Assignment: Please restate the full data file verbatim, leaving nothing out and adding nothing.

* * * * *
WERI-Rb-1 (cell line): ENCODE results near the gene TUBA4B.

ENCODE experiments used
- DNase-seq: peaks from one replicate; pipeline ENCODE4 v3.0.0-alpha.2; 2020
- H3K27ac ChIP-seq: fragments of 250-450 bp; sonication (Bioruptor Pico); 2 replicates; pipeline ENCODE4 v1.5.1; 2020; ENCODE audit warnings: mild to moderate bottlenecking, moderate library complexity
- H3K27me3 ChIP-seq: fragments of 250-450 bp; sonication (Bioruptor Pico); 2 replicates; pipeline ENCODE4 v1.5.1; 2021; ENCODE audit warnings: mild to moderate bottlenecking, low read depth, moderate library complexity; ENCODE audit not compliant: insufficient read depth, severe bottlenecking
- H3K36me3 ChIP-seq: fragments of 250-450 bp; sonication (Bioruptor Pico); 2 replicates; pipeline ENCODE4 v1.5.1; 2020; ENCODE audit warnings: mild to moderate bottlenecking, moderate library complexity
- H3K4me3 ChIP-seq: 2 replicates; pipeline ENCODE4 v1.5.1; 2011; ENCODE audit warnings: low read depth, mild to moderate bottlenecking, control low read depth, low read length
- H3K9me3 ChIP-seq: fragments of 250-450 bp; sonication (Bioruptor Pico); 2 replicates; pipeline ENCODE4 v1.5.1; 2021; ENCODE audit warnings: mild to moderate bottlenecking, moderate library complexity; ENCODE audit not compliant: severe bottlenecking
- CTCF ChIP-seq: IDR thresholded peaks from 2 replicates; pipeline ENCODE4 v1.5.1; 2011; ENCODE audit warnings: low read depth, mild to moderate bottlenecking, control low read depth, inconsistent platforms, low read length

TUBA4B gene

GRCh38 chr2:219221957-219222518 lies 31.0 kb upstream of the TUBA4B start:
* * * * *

WERI-Rb-1 (cell line): ENCODE results near the gene TUBA4B.

ENCODE experiments used
- DNase-seq: peaks from one replicate; pipeline ENCODE4 v3.0.0-alpha.2; 2020
- H3K27ac ChIP-seq: fragments of 250-450 bp; sonication (Bioruptor Pico); 2 replicates; pipeline ENCODE4 v1.5.1; 2020; ENCODE audit warnings: mild to moderate bottlenecking, moderate library complexity
- H3K27me3 ChIP-seq: fragments of 250-450 bp; sonication (Bioruptor Pico); 2 replicates; pipeline ENCODE4 v1.5.1; 2021; ENCODE audit warnings: mild to moderate bottlenecking, low read depth, moderate library complexity; ENCODE audit not compliant: insufficient read depth, severe bottlenecking
- H3K36me3 ChIP-seq: fragments of 250-450 bp; sonication (Bioruptor Pico); 2 replicates; pipeline ENCODE4 v1.5.1; 2020; ENCODE audit warnings: mild to moderate bottlenecking, moderate library complexity
- H3K4me3 ChIP-seq: 2 replicates; pipeline ENCODE4 v1.5.1; 2011; ENCODE audit warnings: low read depth, mild to moderate bottlenecking, control low read depth, low read length
- H3K9me3 ChIP-seq: fragments of 250-450 bp; sonication (Bioruptor Pico); 2 replicates; pipeline ENCODE4 v1.5.1; 2021; ENCODE audit warnings: mild to moderate bottlenecking, moderate library complexity; ENCODE audit not compliant: severe bottlenecking
- CTCF ChIP-seq: IDR thresholded peaks from 2 replicates; pipeline ENCODE4 v1.5.1; 2011; ENCODE audit warnings: low read depth, mild to moderate bottlenecking, control low read depth, inconsistent platforms, low read length

TUBA4B gene

GRCh38 chr2:219221957-219222518 lies 31.0 kb upstream of the TUBA4B start: